US Senator Roger Wicker files bill to further aquaculture industry

U.S. Senator Roger Wicker (R-Mississippi) has filed a bill that he said would further develop the aquaculture industry in the country.

S. 3138, named the “Advancing the Quality and Understanding of American Aquaculture Act,” calls for the creation of the Office of Marine Aquaculture within NOAA Fisheries. That office would oversee regulatory issues within NOAA and push for development opportunities to spur aquaculture’s growth, especially within the country’s exclusive economic zones.

“Aquaculture is the fastest-growing sector of the agriculture industry,” Wicker said in a press release. “This bill would give farmers a clear, simplified regulatory path to start new businesses in our coastal communities. The AQUAA Act would also fund needed research to continue the growth and success of this important industry.”

The bill itself twice mentions it aims to address the U.S. seafood trade deficit. It notes that the country imports about 90 percent of the seafood Americans consume, with half of those imports coming from aquaculture.

U.S. Senator Marco Rubio (R-Florida) is listed as a co-sponsor, and a trade group has started a letter-writing campaign to land additional co-sponsors. 

Stronger America Through Seafood has sent letters to U.S. Senators Amy Klobuchar (D-Minnesota), Jeanne Shaheen (D-New Hampshire), Maggie Hassan (D-New Hampshire), Richard Blumenthal (D-Connecticut), and Tina Smith (D-Minnesota). 

In the group’s letter to Klobuchar, 41 supporters say the current regulatory environment is expensive and confusing as federal, state and local governments claim jurisdiction. Representatives from Cargill, Pacific Seafoods, Sysco, Red Lobster, the National Restaurant Association and the National Fisheries Institute signed the letter, as did representatives from the Hubbs-Sea World Research Institute and the Aquarium of the Pacific.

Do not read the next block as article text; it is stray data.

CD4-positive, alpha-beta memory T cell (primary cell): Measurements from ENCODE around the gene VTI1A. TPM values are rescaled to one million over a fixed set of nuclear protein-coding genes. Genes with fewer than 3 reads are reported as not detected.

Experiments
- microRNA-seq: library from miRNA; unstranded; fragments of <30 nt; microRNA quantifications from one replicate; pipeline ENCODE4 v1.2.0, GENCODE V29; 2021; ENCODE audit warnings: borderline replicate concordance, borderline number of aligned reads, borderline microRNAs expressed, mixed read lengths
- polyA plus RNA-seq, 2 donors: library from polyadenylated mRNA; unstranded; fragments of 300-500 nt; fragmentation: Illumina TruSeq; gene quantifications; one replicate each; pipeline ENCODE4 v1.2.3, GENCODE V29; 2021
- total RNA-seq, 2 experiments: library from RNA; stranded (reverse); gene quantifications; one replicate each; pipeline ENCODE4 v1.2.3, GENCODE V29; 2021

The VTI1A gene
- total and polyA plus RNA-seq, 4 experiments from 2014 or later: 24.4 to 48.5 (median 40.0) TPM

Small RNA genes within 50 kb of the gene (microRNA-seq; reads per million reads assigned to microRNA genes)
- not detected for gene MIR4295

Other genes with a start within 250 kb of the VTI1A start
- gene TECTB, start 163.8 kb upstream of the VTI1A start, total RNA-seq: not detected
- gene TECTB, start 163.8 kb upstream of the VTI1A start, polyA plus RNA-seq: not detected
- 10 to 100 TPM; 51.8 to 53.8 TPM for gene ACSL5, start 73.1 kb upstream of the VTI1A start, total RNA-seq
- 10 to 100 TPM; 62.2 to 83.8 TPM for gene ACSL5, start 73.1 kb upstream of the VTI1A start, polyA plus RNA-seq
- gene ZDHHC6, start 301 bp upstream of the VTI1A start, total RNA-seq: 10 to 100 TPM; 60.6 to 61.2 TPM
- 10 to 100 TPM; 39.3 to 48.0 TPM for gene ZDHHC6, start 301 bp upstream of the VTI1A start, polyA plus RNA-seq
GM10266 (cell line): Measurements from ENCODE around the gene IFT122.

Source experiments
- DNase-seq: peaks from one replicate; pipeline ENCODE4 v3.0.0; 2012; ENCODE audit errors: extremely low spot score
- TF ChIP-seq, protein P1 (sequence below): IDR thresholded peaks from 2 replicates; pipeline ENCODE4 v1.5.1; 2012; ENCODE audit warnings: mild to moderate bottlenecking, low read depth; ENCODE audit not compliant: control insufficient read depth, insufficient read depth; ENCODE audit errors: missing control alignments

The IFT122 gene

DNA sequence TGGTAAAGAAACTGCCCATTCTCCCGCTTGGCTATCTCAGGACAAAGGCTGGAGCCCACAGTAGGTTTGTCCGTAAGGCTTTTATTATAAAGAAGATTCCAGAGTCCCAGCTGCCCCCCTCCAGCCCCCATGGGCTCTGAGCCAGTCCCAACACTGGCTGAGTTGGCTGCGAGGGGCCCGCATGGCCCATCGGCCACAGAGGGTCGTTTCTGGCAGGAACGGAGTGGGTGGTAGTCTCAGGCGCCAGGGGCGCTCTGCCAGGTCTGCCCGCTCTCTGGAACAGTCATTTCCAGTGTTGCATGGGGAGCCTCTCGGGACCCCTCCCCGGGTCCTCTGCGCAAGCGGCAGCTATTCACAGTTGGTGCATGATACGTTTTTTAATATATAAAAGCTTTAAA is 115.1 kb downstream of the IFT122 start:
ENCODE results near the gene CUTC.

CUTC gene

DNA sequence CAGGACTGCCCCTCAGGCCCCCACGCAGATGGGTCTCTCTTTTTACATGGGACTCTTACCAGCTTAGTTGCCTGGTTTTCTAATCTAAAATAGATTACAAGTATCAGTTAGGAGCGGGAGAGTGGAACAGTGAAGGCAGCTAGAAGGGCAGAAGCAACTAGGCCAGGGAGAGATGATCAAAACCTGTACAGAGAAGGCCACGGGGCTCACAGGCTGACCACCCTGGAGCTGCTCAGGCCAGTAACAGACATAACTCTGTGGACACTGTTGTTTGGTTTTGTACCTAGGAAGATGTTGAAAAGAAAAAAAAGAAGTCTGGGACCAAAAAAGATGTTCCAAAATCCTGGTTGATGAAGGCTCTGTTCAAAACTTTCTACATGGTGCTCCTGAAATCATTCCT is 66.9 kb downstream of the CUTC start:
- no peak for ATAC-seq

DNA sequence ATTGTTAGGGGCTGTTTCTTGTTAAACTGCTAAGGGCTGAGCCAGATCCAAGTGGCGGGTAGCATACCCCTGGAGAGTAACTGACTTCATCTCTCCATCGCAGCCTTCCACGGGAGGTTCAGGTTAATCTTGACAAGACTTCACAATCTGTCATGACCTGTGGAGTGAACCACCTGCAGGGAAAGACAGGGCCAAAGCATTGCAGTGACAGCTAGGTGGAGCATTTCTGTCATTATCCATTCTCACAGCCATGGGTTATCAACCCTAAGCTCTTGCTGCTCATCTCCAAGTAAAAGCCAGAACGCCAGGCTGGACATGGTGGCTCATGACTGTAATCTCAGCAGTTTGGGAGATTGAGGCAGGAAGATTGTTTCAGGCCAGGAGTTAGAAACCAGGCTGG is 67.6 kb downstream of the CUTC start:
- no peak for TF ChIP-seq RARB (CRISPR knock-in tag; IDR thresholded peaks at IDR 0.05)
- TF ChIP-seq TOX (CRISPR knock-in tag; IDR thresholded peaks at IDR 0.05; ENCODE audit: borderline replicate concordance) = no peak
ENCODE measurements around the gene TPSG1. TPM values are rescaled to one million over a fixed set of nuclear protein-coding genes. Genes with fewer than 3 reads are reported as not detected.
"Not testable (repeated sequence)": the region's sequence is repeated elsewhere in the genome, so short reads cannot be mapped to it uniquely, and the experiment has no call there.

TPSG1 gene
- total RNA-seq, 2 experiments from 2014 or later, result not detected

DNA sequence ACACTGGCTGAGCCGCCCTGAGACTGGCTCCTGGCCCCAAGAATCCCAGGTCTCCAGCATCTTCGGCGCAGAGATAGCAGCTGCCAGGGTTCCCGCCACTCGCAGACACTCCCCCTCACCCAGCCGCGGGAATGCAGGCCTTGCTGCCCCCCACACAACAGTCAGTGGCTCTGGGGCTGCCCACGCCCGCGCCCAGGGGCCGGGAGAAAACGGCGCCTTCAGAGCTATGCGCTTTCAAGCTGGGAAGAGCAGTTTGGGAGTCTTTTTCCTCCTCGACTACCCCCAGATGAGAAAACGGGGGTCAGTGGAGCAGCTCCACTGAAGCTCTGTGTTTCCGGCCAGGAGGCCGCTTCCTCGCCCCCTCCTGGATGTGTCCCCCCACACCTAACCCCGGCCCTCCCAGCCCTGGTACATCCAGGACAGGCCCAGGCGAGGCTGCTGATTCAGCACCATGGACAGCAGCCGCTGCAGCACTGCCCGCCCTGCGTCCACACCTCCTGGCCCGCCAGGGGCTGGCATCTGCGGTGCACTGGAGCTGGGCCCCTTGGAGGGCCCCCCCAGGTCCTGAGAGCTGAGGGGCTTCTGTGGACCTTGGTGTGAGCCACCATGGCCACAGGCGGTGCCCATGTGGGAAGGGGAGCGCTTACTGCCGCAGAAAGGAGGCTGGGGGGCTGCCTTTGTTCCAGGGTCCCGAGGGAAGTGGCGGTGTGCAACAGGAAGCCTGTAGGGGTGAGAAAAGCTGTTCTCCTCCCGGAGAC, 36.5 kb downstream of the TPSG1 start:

“With your leadership on federal aquaculture policy, our nation’s potential to become a pioneer in sustainable, marine seafood production will become a reality,” the letter said. “As that new reality unfolds, markets for increasingly efficient American fish feeds will expand exponentially, marine-based job creation will abound, and a consistent supply of 100 percent traceable, local, healthful seafood will be made available to American consumers.”

While the bill has significant industry support, it does face opposition. Friends of the Earth claims aquaculture pollutes oceans and the fish harvested from such farms can be unhealthy. The group also cites the August 2017 escape at a Cooke Aquaculture farm in Washington that released more than 263,000 Atlantic salmon into the wild.

“We’ve seen how the industrialization of our oceans results in environmental havoc, and we have seen net pens in state waters cause disastrous fish spills and the deaths of endangered species,” said Hallie Templeton, the group’s senior oceans campaigner in a post on  “There is every indication that these floating feedlots will follow suit, endangering the ocean and everything living in and near it for corporate profit.”


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